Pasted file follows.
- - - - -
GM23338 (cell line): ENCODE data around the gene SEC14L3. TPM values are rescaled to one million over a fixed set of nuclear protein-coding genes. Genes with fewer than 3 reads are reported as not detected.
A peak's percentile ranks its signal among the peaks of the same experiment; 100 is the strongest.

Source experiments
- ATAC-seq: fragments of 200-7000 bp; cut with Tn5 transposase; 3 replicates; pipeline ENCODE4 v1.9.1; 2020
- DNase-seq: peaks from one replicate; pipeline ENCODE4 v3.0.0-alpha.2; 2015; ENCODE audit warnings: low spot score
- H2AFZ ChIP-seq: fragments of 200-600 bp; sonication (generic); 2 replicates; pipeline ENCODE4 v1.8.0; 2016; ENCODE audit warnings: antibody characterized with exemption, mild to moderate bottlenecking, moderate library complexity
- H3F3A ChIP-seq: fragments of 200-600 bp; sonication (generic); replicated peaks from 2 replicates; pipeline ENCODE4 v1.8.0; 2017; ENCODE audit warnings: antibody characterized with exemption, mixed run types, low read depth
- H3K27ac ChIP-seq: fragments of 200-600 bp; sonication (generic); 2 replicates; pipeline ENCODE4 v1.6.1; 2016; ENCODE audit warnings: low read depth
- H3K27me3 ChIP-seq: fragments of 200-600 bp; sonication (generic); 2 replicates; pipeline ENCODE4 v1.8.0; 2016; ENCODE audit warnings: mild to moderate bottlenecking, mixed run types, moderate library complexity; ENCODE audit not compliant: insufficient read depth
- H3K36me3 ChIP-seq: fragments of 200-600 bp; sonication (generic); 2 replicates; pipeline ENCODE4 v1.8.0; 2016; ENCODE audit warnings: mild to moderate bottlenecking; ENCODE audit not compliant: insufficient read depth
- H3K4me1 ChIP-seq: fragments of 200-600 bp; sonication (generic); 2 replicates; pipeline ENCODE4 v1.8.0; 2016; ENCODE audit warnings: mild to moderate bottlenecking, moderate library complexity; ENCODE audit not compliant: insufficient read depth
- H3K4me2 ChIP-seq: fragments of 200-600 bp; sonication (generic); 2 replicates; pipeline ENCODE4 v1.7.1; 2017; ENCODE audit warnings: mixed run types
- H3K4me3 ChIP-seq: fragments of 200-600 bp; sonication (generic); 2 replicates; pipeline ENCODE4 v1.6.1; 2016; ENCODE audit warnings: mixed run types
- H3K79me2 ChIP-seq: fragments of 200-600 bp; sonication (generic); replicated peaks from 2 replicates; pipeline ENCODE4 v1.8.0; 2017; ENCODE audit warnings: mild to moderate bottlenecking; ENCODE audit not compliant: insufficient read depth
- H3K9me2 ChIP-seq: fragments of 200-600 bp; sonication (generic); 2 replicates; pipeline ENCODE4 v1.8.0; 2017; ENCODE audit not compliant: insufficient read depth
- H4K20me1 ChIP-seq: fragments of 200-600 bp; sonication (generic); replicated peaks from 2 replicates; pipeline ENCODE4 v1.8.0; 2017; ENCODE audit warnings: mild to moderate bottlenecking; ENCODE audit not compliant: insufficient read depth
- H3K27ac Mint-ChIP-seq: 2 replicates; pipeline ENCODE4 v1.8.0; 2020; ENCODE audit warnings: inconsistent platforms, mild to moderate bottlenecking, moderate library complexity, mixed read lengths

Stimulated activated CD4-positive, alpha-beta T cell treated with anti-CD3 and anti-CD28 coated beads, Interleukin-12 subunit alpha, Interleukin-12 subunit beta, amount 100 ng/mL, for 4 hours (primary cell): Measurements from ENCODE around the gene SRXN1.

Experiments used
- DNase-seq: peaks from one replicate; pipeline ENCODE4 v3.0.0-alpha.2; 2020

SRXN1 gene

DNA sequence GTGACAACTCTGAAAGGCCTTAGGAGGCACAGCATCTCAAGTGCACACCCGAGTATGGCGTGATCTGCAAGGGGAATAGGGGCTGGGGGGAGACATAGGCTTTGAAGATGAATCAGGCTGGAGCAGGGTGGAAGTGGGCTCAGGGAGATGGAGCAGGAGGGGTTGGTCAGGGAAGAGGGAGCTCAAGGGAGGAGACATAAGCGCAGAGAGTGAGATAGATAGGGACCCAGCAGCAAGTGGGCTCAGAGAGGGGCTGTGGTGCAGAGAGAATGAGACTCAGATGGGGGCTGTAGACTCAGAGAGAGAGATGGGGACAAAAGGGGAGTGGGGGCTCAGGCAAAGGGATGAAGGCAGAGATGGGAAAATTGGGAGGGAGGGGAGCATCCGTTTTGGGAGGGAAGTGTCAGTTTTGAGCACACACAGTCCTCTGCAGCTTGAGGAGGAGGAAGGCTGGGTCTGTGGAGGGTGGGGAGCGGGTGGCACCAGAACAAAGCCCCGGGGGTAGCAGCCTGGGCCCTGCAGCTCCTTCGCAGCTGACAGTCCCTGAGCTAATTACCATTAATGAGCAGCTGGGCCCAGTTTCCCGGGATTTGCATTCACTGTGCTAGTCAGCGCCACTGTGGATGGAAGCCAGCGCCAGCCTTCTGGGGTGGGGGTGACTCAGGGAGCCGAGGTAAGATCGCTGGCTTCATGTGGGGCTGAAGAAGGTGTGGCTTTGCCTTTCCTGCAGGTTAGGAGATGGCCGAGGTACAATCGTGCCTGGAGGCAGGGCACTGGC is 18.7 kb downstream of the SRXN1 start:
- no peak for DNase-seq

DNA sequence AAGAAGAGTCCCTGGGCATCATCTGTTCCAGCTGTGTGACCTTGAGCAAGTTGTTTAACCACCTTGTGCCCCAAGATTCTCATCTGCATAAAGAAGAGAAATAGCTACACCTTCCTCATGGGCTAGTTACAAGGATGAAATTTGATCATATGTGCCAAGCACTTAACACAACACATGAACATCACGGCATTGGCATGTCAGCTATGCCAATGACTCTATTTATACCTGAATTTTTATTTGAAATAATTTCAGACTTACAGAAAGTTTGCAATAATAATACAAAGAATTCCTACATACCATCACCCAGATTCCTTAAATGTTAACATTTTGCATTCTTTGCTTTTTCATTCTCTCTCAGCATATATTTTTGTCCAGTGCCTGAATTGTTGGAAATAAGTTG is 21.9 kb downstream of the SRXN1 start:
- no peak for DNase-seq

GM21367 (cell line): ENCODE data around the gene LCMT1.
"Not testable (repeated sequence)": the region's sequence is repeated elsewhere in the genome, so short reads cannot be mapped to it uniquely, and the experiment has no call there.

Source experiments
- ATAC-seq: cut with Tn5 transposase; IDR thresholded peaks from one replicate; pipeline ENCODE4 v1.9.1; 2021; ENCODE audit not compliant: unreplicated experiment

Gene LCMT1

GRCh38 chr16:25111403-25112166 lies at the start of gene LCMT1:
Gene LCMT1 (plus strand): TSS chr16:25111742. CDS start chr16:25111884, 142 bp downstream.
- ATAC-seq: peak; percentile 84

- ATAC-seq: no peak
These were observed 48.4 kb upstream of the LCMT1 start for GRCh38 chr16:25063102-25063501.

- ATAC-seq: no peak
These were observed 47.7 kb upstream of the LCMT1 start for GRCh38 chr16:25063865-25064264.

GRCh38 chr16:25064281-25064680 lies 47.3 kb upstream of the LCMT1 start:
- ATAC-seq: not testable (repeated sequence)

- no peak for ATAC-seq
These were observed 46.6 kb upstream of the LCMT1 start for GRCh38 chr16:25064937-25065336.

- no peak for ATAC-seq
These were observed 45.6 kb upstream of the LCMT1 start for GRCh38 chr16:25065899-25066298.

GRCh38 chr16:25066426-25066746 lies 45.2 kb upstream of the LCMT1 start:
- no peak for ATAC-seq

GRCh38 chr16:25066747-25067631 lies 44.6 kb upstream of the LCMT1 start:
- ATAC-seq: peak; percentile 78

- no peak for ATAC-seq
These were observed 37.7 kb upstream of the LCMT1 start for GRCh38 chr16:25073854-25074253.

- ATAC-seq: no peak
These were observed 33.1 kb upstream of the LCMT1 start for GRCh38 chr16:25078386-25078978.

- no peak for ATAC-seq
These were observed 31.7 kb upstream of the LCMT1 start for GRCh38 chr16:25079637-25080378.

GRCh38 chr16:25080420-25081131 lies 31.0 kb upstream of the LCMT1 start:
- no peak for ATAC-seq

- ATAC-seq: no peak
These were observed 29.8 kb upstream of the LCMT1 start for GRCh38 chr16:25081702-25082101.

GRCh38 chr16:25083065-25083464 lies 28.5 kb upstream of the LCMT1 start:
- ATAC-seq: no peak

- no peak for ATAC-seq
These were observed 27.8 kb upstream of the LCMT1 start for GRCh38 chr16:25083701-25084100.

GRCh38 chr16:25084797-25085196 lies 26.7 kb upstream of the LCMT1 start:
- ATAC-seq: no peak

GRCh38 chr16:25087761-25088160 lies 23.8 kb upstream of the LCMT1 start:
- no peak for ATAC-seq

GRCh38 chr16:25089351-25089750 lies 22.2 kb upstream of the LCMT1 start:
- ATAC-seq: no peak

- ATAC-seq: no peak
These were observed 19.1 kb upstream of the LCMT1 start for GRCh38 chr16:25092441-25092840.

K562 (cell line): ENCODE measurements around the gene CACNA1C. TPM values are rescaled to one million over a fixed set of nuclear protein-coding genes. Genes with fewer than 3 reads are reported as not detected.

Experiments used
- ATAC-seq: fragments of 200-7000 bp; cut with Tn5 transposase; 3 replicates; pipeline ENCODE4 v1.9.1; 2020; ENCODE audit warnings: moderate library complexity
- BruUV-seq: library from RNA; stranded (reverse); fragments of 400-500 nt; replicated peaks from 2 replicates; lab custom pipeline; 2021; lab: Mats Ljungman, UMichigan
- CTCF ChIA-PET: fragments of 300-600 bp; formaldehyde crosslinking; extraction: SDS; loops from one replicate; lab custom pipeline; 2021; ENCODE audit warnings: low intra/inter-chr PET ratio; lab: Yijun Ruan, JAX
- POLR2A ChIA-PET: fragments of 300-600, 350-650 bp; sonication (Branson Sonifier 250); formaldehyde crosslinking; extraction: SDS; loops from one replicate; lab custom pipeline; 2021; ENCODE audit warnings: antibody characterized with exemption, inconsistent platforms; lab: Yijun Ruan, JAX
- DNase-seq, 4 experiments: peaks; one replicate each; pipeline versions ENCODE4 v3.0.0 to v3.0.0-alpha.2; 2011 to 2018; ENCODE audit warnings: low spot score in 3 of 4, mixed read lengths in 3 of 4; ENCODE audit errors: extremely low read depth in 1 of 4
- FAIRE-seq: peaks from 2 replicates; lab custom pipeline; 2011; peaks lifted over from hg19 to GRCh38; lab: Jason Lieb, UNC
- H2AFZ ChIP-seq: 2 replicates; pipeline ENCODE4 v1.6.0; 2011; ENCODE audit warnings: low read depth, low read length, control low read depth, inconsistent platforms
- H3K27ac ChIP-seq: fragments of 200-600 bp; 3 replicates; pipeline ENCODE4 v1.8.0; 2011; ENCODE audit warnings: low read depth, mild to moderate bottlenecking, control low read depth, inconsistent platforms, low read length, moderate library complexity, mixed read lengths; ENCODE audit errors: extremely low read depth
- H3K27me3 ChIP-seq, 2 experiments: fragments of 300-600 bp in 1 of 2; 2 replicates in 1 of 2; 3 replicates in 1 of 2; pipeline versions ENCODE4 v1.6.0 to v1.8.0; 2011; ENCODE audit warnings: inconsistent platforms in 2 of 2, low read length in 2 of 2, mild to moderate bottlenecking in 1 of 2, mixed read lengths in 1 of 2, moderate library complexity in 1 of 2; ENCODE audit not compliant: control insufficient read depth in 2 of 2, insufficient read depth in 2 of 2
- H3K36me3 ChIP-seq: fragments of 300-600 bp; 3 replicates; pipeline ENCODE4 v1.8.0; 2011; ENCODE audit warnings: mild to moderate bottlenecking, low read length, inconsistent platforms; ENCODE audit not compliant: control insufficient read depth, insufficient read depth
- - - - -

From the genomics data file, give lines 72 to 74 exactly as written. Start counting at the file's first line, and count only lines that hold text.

- ATAC-seq: fragments of 200-7000 bp; cut with Tn5 transposase; 3 replicates; pipeline ENCODE4 v1.9.1; 2020; ENCODE audit warnings: moderate library complexity
- BruUV-seq: library from RNA; stranded (reverse); fragments of 400-500 nt; replicated peaks from 2 replicates; lab custom pipeline; 2021; lab: Mats Ljungman, UMichigan
- CTCF ChIA-PET: fragments of 300-600 bp; formaldehyde crosslinking; extraction: SDS; loops from one replicate; lab custom pipeline; 2021; ENCODE audit warnings: low intra/inter-chr PET ratio; lab: Yijun Ruan, JAX